QBE chief executive John Neal said the U.S. housing market’s continuing recovery has led to a decreased need for the insurer’s mortgage services.
“It’s a bit of a counter-cyclical product,” Neal said of mortgage insurance. “As the economy improves, fewer people find themselves in times of stress. There is simply less placement of insurance.”
Bank of America, once a large QBE client, was instrumental in the insurer’s drop in profit. The bank’s decision to sell a large portion of its lender-placed insurance book meant Bank of America had significantly less need of mortgage insurance provided by QBE.
As a result, QBE is forecasting a $600m drop in the value of its written premiums in North America for 2013. This forecast follows general industry wisdom that the second half of the year more fully reflects downward trends than the first.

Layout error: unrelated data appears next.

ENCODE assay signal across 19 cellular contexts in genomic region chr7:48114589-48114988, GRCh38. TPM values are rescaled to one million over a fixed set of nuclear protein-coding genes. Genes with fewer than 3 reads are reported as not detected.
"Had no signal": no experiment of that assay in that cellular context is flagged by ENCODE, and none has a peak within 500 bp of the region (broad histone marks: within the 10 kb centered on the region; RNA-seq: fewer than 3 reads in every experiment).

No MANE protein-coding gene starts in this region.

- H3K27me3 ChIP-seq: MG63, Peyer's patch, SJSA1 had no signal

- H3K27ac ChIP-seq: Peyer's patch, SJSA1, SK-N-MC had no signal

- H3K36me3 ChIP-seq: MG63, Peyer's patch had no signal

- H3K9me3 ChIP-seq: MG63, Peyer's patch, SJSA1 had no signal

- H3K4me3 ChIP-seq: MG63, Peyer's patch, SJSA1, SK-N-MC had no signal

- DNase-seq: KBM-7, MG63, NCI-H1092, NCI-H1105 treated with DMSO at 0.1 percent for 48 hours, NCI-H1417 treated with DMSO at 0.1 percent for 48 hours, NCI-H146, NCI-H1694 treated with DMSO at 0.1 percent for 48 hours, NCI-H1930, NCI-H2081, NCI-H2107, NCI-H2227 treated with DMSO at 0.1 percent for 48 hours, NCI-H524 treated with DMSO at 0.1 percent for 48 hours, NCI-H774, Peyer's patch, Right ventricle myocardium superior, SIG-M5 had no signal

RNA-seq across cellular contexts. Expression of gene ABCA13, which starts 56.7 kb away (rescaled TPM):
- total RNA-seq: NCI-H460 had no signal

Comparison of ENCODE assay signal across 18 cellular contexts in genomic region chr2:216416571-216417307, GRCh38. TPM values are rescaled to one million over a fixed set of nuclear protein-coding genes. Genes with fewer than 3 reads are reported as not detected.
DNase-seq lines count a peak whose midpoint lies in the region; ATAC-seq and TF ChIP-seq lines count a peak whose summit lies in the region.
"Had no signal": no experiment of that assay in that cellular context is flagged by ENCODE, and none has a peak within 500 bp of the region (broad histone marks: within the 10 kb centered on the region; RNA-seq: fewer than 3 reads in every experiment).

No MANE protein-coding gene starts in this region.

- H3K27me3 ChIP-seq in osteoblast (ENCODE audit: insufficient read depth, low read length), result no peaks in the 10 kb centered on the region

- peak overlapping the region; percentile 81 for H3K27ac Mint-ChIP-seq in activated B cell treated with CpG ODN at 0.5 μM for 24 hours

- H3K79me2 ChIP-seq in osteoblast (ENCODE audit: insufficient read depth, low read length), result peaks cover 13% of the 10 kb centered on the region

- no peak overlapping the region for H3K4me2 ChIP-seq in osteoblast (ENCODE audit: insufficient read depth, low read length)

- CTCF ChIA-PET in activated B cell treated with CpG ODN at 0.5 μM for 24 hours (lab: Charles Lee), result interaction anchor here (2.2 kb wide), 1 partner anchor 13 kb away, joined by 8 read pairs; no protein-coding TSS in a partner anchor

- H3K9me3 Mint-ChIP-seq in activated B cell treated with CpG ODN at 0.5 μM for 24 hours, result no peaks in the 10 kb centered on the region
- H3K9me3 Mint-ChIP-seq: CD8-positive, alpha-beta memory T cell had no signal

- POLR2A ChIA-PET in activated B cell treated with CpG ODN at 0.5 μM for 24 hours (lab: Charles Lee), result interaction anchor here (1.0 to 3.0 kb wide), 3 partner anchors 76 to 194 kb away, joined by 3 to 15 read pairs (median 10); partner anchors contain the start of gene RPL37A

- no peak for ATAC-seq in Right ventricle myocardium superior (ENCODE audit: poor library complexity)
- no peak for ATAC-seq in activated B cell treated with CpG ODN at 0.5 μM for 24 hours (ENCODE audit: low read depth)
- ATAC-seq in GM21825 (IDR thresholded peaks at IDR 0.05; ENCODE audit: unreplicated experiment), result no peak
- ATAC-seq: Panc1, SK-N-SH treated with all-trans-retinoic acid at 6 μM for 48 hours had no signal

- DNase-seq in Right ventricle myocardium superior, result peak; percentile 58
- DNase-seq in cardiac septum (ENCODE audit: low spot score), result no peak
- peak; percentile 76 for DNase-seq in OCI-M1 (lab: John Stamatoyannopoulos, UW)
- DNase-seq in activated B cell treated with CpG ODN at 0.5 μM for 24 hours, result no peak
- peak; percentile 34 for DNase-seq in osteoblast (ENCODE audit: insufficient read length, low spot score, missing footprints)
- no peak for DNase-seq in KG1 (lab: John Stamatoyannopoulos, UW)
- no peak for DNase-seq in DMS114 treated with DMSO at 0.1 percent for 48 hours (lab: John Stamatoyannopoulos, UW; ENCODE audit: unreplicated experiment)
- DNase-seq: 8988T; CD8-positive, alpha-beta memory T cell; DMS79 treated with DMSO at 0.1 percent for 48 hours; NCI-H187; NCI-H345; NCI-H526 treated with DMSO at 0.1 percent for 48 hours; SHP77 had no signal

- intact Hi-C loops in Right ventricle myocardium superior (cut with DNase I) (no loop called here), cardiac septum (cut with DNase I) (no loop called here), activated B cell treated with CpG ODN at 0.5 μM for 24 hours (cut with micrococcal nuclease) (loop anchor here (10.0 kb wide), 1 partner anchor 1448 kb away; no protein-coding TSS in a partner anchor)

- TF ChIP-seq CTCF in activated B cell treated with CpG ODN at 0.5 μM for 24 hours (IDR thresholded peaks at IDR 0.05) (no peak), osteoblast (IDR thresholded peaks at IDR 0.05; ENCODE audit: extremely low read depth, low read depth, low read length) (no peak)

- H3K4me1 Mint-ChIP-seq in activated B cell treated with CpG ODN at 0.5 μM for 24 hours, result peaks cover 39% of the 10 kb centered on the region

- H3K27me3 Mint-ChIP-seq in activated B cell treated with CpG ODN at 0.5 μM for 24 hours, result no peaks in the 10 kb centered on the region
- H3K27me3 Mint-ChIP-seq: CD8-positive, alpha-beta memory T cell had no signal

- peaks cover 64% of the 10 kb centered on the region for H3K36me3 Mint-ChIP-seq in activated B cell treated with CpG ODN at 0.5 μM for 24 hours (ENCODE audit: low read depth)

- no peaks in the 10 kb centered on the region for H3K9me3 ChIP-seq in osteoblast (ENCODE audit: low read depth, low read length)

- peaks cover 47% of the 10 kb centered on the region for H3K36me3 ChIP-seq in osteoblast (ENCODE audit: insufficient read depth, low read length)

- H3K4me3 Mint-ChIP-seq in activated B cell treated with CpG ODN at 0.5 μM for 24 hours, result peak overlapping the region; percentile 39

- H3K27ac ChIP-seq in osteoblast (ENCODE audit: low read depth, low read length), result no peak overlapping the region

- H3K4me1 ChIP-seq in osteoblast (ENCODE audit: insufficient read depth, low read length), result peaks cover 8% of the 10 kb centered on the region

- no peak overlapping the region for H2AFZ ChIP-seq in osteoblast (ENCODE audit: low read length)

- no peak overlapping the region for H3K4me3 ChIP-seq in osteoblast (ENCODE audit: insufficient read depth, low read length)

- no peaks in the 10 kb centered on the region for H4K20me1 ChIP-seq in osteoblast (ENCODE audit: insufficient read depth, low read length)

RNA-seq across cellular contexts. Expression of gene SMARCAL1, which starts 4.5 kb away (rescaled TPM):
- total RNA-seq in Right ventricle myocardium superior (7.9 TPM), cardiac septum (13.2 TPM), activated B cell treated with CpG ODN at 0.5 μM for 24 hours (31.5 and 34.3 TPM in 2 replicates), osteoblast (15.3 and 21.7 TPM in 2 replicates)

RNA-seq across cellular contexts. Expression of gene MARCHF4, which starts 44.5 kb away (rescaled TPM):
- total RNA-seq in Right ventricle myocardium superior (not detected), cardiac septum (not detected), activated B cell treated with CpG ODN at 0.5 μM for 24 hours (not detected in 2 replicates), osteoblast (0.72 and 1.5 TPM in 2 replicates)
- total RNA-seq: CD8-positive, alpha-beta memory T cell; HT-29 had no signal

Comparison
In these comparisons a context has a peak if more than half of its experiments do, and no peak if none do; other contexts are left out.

Nevertheless, Neal assured investors that QBE is on track to meet its target of a 92% combined operating ratio and an 11% insurance profit margin for the year. He attributes this to an expected growth in QBE’s client base.
“As we go through the second half, we’re very confident that we can win new banking clients,” Neal said.
As it is, QBE’s combined operating ratio in the first half of 2013 was 92.8%, while its insurance profit margin ended at 10.8%.
QBE, Australia’s largest insurer, originally took over Bank of America’s business insuring foreclosed homes in a $700m deal in 2010.